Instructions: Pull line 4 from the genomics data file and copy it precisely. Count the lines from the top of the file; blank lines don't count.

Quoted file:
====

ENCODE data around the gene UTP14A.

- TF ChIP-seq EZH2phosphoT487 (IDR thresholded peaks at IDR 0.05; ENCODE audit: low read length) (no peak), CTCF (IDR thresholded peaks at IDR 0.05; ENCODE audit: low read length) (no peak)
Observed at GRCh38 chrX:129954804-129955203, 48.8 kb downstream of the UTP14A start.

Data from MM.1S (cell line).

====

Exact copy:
Data from MM.1S (cell line).